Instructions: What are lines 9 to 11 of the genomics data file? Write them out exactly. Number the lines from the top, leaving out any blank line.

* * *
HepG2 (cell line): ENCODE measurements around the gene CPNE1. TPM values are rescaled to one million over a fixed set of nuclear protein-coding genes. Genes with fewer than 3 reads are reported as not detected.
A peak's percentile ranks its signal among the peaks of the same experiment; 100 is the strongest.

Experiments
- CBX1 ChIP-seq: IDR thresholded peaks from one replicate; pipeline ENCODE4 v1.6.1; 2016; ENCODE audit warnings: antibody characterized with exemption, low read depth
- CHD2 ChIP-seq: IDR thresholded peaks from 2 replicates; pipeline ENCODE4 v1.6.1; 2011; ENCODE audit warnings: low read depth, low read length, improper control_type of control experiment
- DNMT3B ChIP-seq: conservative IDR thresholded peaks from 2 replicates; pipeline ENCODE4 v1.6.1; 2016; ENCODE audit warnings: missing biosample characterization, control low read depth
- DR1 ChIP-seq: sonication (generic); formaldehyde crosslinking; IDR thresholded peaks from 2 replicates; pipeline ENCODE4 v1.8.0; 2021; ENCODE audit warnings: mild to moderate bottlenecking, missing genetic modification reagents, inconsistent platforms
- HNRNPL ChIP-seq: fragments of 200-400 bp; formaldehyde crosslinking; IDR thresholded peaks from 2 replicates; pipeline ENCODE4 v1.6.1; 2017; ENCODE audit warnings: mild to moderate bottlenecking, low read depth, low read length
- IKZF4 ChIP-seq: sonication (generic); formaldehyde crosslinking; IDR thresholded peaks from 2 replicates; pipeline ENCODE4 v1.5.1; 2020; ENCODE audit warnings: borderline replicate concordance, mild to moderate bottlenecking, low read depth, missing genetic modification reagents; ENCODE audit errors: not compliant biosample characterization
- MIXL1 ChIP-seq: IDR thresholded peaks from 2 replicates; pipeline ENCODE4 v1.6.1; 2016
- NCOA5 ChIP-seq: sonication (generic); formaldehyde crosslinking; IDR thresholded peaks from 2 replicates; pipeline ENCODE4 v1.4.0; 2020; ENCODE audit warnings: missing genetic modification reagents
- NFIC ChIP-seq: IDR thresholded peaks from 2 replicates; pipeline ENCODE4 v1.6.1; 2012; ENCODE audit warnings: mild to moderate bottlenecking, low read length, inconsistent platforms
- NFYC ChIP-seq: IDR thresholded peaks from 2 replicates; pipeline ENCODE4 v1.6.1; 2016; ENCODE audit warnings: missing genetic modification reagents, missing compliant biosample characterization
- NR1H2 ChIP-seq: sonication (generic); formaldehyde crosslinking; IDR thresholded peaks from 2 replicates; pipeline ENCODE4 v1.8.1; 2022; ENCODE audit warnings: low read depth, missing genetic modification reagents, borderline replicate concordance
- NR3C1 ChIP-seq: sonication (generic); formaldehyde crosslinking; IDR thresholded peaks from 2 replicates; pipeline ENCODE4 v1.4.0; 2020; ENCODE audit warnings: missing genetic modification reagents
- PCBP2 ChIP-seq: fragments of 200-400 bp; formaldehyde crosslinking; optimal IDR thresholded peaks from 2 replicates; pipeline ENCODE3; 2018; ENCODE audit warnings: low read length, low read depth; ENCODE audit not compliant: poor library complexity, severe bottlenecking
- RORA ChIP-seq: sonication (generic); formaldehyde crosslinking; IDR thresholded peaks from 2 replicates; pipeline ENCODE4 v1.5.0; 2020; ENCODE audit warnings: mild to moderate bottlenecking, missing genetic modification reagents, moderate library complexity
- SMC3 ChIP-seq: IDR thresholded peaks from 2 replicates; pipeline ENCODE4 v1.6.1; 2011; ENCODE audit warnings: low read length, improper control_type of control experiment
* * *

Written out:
- IKZF4 ChIP-seq: sonication (generic); formaldehyde crosslinking; IDR thresholded peaks from 2 replicates; pipeline ENCODE4 v1.5.1; 2020; ENCODE audit warnings: borderline replicate concordance, mild to moderate bottlenecking, low read depth, missing genetic modification reagents; ENCODE audit errors: not compliant biosample characterization
- MIXL1 ChIP-seq: IDR thresholded peaks from 2 replicates; pipeline ENCODE4 v1.6.1; 2016
- NCOA5 ChIP-seq: sonication (generic); formaldehyde crosslinking; IDR thresholded peaks from 2 replicates; pipeline ENCODE4 v1.4.0; 2020; ENCODE audit warnings: missing genetic modification reagents